There are three types of fires and three types of people one should always be aware of.
The first fire is the kind that’s burning out of control. You’re not sure where it’s going to end up or what damage it could potentially do. You haul the furniture out of the way and make room for this explosion because when it comes, it’s there. The kind that attracts your eyes so flamboyantly that your body feels it. Bright. Quick. Sharp. Despite the spark that let it begin, there is a madness to it that can’t easily be escaped. It’s an attraction that you might be fooled into thinking will be there forever. You could be having a fine time when all of the sudden you are sucked into something so beautiful that by the time you take your eyes off it, you could be burned up in the commotion.
The second type is one that’s kept in a fire place or wood stove. Little bits of paper are saved up from the Sunday New York Times and stacked neatly in the living room for special occasions. You wait all year for fire weather to begin, and if it’s not quite there by the time you NEED a fire, than you crank the air conditioning or roll down the windows, and light a match anyway. The firewood has been stored in bulk from last year, ‘just incase.’ There are fire pokers, fire prongs, sawdust, wooden stakes, boxes among boxes of matches, and plenty of supervision. This is the kind of fire that takes timing. It takes patience and lots of care. Perhpas you are sitting around drinking cocktails with family or friends while one eye is always watching, ‘just to make sure.’ At night, when you pry yourself away from the glow, you can still hear it crackeling downstairs as if it’s calling to tell you ‘I’ll see you in the a.m. Don’t worry.’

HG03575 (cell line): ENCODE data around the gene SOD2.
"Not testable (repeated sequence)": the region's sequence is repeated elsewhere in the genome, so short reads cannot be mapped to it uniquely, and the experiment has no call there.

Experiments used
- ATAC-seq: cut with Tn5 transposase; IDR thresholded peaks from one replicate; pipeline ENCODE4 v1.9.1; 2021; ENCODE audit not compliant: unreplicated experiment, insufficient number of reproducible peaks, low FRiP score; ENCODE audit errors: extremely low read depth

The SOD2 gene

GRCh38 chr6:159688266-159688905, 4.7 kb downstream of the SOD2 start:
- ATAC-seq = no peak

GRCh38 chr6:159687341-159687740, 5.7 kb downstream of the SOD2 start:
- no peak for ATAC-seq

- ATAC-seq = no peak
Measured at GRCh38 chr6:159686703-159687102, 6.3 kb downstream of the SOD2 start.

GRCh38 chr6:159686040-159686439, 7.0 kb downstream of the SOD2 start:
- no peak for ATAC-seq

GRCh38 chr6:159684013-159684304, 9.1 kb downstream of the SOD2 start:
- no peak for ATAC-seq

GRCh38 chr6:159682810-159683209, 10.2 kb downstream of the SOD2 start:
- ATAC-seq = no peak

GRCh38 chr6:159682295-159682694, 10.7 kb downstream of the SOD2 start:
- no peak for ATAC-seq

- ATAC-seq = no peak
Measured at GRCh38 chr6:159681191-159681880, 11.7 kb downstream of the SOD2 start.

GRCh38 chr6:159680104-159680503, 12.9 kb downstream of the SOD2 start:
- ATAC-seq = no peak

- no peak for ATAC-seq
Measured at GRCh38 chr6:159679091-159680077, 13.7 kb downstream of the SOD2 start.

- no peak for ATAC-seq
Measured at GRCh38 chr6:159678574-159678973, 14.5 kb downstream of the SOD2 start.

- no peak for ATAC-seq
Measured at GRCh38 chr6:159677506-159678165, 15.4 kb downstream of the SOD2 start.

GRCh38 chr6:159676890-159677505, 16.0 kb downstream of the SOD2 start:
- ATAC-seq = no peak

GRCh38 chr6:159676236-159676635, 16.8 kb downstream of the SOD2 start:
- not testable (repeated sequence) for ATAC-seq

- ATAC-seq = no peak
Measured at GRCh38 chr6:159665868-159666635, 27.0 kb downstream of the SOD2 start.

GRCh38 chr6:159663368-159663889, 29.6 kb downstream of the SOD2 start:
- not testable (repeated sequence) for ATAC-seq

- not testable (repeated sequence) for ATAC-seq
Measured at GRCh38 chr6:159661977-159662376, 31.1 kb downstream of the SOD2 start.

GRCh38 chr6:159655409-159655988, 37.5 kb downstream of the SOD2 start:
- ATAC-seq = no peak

The last type is probably the most quiet. The kind that is decorated in an upscale house with fruit paintings lined ‘just so’ on the mantle. Guests may come in and out and on such an occasion you might need a fire to keep some sort of entertaining image glowing. These are the times of fake logs. The twenty-somethings or the money holders with out experience and patience. It’s the paper kind that you don’t even have to peel off the log before setting a match to flame. They burn for a few hours, it’s a rich glow with out much sound. There’s nothing to it. Ease comes fast and no work is required. As the hours grow longer the fire starts to dwindle. ‘It will last longer’, you think to yourself, but the crackeling was never there to begin with. When all the guests have left the house, you see yourself rearranging the pictures on the mantle and blowing out the candles. The fire is almost out. You don’t have to pour a bucket of water on it. You don’t have to poke it with a fire stick. You know that there is no sound to tell you it will be there in the morning. It wasn’t really there in the beginning.